Faults marks writer/director Riley Stearns as one of the rare talents that arrives seemingly fully formed with their debut feature. As a fan of his shorts “Magnificat” and “The Cub” I entered the theater fairly certain I would be in good hands, but I was completely blown away by the control he displays over every aspect of his film. That’s not to say I don’t expect him to grow and get even better in the future, but I can probably count on one hand the amount of filmmakers who make the leap into features and land so well – every tool at their disposal already sharp – and they’ve all gone on to great things.
The furthest I’ll go in terms of a synopsis is this – Faults is a modern cult thriller cut from a slightly different cloth than contemporaries like Martha Marcy May Marlene and Sound Of My Voice (though it more than earns its place alongside those films). It shares their menacing undercurrents but also manages to be laugh out loud funny in a manner that doesn’t even come close to undercutting its central objective. That’s all you should know going in (even though the movie is certainly strong enough to withstand all kinds of spoilers, there’s no reason not to blindly give yourself over to it at least once).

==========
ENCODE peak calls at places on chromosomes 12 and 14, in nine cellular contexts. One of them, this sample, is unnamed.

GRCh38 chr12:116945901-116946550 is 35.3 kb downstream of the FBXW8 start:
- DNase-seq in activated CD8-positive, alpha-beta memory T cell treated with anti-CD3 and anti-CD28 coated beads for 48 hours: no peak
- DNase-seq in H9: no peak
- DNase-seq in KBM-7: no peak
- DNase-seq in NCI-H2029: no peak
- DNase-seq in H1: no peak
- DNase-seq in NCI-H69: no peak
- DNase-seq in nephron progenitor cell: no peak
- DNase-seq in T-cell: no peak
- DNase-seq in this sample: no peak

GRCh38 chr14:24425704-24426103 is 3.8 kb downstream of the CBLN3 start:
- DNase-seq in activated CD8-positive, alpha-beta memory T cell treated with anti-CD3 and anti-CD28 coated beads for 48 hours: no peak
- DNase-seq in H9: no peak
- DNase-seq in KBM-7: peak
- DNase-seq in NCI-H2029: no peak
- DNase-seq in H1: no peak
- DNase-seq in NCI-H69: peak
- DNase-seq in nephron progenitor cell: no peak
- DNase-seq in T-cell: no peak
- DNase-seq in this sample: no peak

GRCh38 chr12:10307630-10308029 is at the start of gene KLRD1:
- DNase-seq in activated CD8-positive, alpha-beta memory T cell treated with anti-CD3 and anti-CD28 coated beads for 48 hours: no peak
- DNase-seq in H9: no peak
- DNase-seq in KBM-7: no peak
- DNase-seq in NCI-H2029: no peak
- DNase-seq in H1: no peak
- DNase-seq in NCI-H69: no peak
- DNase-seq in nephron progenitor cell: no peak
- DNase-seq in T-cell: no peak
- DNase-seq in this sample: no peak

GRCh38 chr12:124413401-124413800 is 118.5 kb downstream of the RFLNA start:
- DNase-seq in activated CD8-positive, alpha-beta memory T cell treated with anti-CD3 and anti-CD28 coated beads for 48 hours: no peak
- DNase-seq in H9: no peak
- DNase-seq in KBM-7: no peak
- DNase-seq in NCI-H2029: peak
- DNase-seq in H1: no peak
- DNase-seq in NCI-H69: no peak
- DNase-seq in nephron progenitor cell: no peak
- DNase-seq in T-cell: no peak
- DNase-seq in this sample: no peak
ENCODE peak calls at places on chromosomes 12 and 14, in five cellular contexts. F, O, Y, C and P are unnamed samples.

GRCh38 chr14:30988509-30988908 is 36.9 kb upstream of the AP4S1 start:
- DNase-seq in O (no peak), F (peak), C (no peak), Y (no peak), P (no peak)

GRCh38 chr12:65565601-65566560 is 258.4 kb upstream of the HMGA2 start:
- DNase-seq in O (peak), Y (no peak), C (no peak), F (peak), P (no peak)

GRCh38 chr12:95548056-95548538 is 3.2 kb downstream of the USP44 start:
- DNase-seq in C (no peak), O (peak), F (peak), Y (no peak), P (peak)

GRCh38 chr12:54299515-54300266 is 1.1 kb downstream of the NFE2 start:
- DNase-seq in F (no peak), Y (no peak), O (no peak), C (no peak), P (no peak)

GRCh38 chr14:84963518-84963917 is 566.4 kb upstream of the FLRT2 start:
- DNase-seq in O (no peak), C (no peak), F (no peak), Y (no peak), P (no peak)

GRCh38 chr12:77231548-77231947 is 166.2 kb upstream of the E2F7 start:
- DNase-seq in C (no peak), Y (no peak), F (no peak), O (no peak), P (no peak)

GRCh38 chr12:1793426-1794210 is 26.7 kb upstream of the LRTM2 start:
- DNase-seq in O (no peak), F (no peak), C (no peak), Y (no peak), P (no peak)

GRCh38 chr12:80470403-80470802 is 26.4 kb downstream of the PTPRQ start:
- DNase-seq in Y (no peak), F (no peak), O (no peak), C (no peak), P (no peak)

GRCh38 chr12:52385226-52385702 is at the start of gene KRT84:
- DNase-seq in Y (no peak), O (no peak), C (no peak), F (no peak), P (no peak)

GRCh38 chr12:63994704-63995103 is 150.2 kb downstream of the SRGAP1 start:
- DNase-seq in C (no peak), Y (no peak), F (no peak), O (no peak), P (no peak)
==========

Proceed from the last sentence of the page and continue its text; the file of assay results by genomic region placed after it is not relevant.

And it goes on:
It also doesn’t hurt that Stearns has a stellar cast at his disposal. Leland Orser (Seven, The Guest) is at turns hilarious, despairing and achingly wounded as Ansel, something of a cult deprogrammer. Mary Elizabeth Winstead continues to reveal new layers of command over the craft she displayed in 2012’s Smashed. Though the film is largely centered around these two, it’s buoyed by unexpected turns from Beth Grant, Chris Ellis, Lance Reddick and John Gries. All of these people click together in completely unexpected ways as the film goes about its business with remarkable clarity and specificity.
Faults is also set apart from some of its recent brethren by the manner in which it approaches and wholly understands its characters. Stearns knows exactly what makes these people tick, what eats away at them and what they feel they need in order to attain some modicum of release (perhaps even happiness). So much of what transpires is relatable and familiar that it’s ultimately terrifying. The film understands that catharsis, release and emancipation – freedom of will – are harder to come by than most people realize. And once you see how it dangles that carrot you’ll probably want to take a closer look at just how free you think you are.
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